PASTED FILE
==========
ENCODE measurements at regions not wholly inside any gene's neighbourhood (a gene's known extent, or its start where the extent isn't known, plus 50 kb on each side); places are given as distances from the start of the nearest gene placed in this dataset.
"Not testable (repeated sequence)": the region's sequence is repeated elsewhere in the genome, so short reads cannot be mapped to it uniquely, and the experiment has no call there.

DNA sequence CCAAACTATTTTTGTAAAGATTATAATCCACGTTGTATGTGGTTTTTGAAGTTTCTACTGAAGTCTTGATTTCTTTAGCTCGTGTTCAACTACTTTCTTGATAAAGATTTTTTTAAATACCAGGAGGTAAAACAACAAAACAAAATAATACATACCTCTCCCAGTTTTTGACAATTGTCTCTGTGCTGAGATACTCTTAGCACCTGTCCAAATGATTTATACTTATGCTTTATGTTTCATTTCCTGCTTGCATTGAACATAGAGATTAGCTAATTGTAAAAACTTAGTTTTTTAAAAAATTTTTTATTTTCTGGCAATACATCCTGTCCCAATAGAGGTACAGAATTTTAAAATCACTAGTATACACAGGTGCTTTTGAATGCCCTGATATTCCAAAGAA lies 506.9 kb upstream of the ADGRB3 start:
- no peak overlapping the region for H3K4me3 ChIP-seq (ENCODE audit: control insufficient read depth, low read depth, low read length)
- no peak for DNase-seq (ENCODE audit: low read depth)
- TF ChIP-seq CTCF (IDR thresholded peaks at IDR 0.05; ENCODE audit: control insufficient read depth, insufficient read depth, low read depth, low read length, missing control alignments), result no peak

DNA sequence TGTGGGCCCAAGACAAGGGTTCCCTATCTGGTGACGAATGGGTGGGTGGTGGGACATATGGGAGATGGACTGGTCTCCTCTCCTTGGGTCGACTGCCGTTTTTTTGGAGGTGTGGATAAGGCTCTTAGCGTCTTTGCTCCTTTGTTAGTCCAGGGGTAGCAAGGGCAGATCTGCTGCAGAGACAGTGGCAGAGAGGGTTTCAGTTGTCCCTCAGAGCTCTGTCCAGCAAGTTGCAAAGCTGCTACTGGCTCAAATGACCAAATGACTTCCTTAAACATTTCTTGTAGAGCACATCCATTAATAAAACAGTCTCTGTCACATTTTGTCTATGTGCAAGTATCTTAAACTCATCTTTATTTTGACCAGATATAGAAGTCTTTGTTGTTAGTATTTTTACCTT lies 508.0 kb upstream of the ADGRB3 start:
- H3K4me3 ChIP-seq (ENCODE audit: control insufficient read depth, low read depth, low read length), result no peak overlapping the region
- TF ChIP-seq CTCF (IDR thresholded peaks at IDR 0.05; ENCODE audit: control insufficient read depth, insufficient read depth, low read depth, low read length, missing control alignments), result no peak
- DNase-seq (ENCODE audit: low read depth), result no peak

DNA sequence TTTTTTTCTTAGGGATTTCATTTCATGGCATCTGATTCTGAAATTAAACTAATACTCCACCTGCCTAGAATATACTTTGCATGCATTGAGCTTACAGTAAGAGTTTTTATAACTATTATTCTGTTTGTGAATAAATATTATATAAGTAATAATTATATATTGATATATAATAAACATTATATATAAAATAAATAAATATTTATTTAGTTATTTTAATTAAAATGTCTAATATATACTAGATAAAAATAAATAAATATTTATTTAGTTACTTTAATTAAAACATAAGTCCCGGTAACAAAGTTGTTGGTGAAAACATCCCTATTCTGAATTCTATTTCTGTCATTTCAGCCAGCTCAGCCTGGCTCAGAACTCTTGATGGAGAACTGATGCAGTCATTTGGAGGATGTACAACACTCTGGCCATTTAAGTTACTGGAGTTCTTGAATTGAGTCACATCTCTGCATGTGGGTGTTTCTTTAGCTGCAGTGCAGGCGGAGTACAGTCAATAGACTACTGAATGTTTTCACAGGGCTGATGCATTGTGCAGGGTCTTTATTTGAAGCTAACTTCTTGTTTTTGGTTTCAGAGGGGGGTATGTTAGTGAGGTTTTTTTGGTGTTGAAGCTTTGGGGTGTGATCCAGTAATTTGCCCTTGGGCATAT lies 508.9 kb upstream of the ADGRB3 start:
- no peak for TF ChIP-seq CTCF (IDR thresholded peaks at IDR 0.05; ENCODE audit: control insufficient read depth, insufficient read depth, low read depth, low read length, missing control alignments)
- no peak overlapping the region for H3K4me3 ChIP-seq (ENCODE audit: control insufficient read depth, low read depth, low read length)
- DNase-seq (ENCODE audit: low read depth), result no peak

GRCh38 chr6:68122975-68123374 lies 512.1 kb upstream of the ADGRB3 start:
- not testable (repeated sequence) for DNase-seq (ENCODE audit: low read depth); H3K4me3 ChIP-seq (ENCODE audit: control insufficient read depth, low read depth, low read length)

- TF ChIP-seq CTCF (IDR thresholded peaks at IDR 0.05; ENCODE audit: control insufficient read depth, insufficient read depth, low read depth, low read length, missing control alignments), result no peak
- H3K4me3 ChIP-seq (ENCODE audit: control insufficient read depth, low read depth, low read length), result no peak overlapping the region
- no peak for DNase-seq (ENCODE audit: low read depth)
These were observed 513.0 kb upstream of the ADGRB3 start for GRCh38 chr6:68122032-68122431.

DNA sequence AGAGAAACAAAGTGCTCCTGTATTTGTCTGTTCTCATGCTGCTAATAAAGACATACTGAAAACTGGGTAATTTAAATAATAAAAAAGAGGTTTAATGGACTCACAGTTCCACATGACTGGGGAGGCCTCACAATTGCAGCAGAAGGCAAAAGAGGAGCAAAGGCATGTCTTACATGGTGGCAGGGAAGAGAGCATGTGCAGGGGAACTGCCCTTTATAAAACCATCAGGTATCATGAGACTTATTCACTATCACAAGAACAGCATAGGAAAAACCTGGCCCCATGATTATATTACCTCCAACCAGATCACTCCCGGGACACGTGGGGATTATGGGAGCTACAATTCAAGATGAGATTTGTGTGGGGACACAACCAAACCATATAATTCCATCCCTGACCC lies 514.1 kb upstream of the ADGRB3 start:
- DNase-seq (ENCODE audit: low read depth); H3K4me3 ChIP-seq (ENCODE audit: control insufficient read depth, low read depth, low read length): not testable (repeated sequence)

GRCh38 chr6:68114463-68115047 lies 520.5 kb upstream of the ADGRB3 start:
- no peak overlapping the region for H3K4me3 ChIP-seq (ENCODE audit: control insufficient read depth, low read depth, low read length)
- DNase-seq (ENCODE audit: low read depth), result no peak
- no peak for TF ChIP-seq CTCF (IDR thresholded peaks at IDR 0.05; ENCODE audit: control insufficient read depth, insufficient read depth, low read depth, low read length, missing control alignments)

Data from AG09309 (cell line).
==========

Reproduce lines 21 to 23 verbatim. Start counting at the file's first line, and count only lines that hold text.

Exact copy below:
DNA sequence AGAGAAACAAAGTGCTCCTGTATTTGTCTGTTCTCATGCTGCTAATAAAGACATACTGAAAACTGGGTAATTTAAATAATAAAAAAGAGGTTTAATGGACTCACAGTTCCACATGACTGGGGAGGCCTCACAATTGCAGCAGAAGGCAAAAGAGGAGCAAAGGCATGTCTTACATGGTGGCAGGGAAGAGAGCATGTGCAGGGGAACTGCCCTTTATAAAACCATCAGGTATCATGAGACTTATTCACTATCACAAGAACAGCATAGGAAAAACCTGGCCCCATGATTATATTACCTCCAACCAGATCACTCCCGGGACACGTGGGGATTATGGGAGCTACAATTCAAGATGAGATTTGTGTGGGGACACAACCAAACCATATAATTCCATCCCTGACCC lies 514.1 kb upstream of the ADGRB3 start:
- DNase-seq (ENCODE audit: low read depth); H3K4me3 ChIP-seq (ENCODE audit: control insufficient read depth, low read depth, low read length): not testable (repeated sequence)

GRCh38 chr6:68114463-68115047 lies 520.5 kb upstream of the ADGRB3 start: